October 19, 1864.
NEWS: - The raising of the [yellow fever] quarantine between here and Houston had changed
the monotony of affairs on the departure of the train for your city. This morning there
was quite a stir at the Express Office, from where the train starts, and the late glorious
news from all quarters, just published in Flake's Bulletin, added greatly to the
hilarity of the congregation present.
There was but two interments on
yesterday, one of which, I regret to report, was that of Lieutenant Hebert, a son of the
General's. [General Paul Octave Hebert, Confederate commander in charge of Galveston's
defenses early in the war.] His remains were followed to the grave by a large concourse of
citizens. He was an estimable young man, and much beloved.
Some delay was occasioned on the
train today, in consequence of a misunderstanding existing on the part of the officer on
the bridge, who, not having recieved an official notice of the raising of the
quarantine, detained the train on the bridge some time, until the passes of the passengers
were examined, although the regular Pass Inspector was on board. I suppose, however, this
will be made all right in a day or two.
No one has yet been discovered of
the perpetrator of the late murder.
Eleven [Federal blockading] vessels
outside the bar this morning.
Galveston, Oct. 21, 1864.
ED. NEWS: - The fever is now, as an
epidemic, non est - two interments on yesterday, both negroes [sic.]. Some of the
physicians are talking about visiting your city [Houston], having nothing to do here.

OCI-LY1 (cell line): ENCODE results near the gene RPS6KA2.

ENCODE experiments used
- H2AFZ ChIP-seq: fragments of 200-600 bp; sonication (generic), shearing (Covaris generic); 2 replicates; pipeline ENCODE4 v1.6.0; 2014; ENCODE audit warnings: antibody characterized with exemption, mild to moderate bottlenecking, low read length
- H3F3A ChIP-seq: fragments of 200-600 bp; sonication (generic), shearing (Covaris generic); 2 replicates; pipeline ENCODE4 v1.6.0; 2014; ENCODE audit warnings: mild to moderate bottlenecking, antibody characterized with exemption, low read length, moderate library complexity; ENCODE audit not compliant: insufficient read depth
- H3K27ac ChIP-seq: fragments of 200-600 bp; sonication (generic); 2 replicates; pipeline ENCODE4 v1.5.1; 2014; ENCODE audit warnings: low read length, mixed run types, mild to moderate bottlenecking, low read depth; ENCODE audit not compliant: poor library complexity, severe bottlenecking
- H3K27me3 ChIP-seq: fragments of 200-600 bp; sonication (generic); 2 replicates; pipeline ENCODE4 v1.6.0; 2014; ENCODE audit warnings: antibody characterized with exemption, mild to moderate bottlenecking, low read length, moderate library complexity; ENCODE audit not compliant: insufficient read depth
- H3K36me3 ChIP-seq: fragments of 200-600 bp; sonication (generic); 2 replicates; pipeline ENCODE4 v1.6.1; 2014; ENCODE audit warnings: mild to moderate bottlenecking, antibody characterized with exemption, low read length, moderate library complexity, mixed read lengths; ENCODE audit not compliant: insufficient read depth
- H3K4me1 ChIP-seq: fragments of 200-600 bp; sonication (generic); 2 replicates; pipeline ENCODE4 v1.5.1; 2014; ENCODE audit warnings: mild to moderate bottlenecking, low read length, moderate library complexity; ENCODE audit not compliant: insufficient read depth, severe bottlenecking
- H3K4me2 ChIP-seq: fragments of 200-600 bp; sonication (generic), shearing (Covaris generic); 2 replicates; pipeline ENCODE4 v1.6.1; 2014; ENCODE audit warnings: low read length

Two schooners were brought up to
the bar yesterday morning, one of which is the Emily, the other was supposed to
be the Lilly, that sailed from this port the day before, but it has since been
contradicted, and is thought to be a schooner from the Brazos. The Yanks are keeping a
bright look out for blockade runners, and the boys, it is thought will have a bad time of
it in the future.
The detention of the train on the
bridge has been stopped by an order of Col. [Ashbel] Smith, and the old regulations in
regard to passengers between the two cities has been revived.
We are all anxious here to hear the
confirmation of the last glorious news recieved by telegraph a day or two since, and,
should it be recieved, Jeff. Davis' order for a hundred guns will be responded to with a
right good will.
Twelve vessels in sight, off the
bar, this morning.
Galveston, Oct. 24, 1864.
ED. NEWS: - The steamer Denbigh
left, all safe, on Friday last with a cargo of cotton. Some five or six deserters, (not
from Mud Island) it is said secreted themselves on board the Denbigh and made
good their exit. On Saturday night last two men from Co. B, Light Artillery, stole a boat
from one of the wharves, and went out to the Yankees.
Only one interment from Yellow
Fever on yesterday. Very few new cases are reported.
Ten vessels in sight off the bar